INDIANAPOLIS — He is known for his strict discipline and for periodic threats to his job security, whenever the New York Giants’ record descends to the .500 mark. He is unquestionably regarded as the “other” coach at Super Bowl XLVI, with the New England Patriots’ Bill Belichick considered one of the all-time greats.
But as Tom Coughlin arrived in town Monday with the Giants to prepare for their meeting with the Patriots on Sunday, he too has secured a prominent place in the NFL’s hierarchy of successful coaches. He is seeking a a second Super Bowl triumph over Belichick and the Patriots, and has managed to guide a sometimes-unimpressive Giants team that was 7-7 with two games left in the regular season to within a victory of a most unlikely championship.
“Without a doubt, he’s under-appreciated,” said former Jacksonville Jaguars tackle Tony Boselli, who played for Coughlin with that franchise. “He’s not underappreciated by the guys who have played for him and the organizations that he’s worked for. They know what kind of coach he is. But in terms of people on the outside, the media and so forth, he doesn’t get his due as the great coach that he is. His record speaks for itself.”
Coughlin has coached for 16 NFL seasons with the Jaguars and Giants, and his teams have won seven division titles. These Giants won their final two games this season to capture the NFC East crown, then stayed hot in the playoffs and beat the fifth-seeded Atlanta Falcons, top-seeded Green Bay Packers and second-seeded San Francisco 49ers to get to Indianapolis.
Giants players heard Coughlin lecture them all season about finishing — finishing plays and finishing games properly. Now they’ll try to finish their season in style.
“There’s 1,800 guys in the league, and at the beginning of the season this is everybody’s goal,” said Giants linebacker Mathias Kiwanuka. “This is everybody’s ultimate goal, not just to be in this game, but to get the win.”
Chris Snee, the Giants’ offensive lineman who also is Coughlin’s son-in-law, estimated that he heard Coughlin use the word “finish” roughly 10 times per day throughout the season. That is likely to remain the Giants’ theme for Super Bowl week.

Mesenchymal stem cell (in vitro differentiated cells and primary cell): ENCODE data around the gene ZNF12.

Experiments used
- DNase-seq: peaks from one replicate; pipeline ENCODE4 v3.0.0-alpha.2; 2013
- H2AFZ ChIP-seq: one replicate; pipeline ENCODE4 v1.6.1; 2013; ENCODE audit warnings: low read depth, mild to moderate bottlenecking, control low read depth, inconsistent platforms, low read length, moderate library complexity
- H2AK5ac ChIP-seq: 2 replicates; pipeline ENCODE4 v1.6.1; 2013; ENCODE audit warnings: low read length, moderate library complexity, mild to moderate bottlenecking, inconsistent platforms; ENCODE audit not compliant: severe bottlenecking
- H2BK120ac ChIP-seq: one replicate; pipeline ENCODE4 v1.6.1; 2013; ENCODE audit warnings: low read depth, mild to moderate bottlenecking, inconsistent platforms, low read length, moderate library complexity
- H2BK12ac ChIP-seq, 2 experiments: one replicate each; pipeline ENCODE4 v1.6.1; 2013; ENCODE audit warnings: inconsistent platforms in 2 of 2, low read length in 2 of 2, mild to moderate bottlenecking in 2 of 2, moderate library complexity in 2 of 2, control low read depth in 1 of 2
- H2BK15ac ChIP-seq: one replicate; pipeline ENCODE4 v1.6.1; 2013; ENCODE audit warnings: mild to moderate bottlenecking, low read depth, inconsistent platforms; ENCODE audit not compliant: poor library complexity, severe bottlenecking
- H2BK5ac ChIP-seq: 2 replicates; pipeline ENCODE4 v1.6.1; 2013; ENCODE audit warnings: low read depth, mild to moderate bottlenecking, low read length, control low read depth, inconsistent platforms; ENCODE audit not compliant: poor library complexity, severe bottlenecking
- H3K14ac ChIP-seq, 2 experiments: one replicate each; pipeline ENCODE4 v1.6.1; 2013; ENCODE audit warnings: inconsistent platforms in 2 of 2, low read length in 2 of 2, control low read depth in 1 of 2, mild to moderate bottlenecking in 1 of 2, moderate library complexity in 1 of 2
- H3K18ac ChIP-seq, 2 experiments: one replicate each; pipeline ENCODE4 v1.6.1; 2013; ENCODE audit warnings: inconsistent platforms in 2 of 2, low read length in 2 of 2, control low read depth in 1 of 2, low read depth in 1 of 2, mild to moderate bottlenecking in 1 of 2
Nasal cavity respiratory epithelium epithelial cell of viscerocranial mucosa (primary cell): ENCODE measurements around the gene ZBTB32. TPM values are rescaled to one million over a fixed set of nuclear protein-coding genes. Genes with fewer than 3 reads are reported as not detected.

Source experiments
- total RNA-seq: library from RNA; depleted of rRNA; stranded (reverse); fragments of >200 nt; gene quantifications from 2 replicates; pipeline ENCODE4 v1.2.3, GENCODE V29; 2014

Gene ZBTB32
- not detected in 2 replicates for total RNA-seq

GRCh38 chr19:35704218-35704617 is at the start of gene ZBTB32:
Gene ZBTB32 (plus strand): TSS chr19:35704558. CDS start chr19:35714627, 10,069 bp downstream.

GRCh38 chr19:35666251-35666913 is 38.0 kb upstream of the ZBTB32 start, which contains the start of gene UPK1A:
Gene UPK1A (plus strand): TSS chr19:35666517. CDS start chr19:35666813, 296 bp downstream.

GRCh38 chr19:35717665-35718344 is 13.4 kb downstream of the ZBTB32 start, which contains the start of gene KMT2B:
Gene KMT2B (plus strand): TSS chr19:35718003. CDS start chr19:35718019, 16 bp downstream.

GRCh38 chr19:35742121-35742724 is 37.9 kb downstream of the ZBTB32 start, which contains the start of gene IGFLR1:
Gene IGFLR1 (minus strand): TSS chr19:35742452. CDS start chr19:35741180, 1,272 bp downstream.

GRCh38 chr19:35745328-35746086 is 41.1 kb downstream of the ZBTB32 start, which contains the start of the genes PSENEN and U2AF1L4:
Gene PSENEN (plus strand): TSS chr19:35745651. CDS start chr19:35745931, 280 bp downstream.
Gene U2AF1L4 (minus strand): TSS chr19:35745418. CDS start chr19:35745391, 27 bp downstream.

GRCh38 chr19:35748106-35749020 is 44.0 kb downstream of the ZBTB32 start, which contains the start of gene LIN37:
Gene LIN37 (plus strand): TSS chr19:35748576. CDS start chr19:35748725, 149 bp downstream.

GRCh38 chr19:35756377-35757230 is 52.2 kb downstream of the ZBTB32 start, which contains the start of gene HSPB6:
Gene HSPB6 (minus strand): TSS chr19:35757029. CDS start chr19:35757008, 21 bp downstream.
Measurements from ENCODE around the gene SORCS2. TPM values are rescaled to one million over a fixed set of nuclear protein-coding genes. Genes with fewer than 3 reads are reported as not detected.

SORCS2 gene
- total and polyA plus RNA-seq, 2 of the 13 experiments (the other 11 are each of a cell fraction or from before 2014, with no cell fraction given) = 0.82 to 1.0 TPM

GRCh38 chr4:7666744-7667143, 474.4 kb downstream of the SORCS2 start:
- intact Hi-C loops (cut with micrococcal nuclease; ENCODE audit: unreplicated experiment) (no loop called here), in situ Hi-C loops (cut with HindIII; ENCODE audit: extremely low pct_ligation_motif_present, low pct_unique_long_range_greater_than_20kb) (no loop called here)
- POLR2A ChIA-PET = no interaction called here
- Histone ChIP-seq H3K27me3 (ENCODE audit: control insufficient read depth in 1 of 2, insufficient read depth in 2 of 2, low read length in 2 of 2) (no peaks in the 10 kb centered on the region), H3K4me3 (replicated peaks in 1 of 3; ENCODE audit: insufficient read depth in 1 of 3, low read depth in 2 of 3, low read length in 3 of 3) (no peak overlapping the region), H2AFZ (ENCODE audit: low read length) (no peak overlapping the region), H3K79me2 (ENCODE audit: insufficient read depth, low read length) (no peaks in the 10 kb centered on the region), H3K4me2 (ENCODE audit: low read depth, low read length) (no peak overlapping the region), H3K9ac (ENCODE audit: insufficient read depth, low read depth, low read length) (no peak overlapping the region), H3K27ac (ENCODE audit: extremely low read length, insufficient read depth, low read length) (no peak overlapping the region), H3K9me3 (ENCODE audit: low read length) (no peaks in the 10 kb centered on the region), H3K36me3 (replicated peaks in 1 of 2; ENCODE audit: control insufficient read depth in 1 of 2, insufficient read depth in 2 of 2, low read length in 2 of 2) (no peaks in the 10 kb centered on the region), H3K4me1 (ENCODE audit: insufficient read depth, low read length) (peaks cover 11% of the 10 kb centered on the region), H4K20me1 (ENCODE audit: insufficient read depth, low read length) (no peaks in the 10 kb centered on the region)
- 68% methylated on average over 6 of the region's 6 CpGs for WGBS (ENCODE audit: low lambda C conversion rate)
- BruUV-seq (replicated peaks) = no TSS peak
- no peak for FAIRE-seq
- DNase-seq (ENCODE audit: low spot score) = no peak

“We’re here,” Snee said. “What’s the point of coming here if you’re not going to finish the mission?”
The flawed Giants ranked last in the league in rushing offense and 29th in pass defense during the regular season, and often had to rely heavily on the passing of quarterback Eli Manning to obscure those deficiencies. But the Giants found a way to win, crafting five regular season victories with fourth-quarter comebacks. The running game and defense improved during the NFC playoffs, and New York arrives at the Super Bowl playing at a level that makes a win over the Patriots seem far from impossible.
The Giants even lost twice during the regular season to the woeful Washington Redskins, prompting media speculation before they rallied to beat the New York Jets and Dallas Cowboys that Coughlin’s job could be in jeopardy. That has been a familiar refrain during his eight seasons with the Giants.
“When that talk was going around, even this year, I remember thinking: Who are they going to get who’s better?” Boselli said. “You tell me a coach out there with a better resume than him.”
Coughlin is the most demanding of coaches, the guy who requires players to report to team meetings five minutes early to be considered on time.
“He’s very rigid,” Boselli said. “He’s very strict. He throws around compliments like they’re manhole covers. All that is true. But he’s genuine. He’s honest. He has a ton of integrity. There’s no hidden agenda there. There’s no guile. You might not always like where you stand, but at least you always know. . . . I don’t know of one player who’s ever played for him who doesn’t respect him.”
Coughlin said Monday at his arrival day news conference that he asks players to treat him in a similarly straightforward manner.
“I think, first and foremost, what you want to try to establish is that if a player has something that he wants to say about the way in which business is being done, then sit down and talk to me,” Coughlin said. “That’s the basic bottom line. Players have personalities. They are who they are. You want a certain amount of that on your football team. But you don’t want someone who puts himself in the position where he hurts your team. There’s a standard there, how flexible you are.”
Coughlin said he has become more flexible over the years.
Asked about the biggest difference in his coaching style when compared with his early days in Jacksonville, he said: “Probably patience . . . Maybe wait and pick my spot. But basically I think it’s more patience.”
Yet Coughlin’s style — and his results — haven’t changed all that much.
“All great coaches evolve and learn over time, try to get better,” Boselli said. “I’m sure he’s done that. But the foundation of who he is and what he believes, I think, is pretty similar. . . . You knew he had your back when you really needed it.”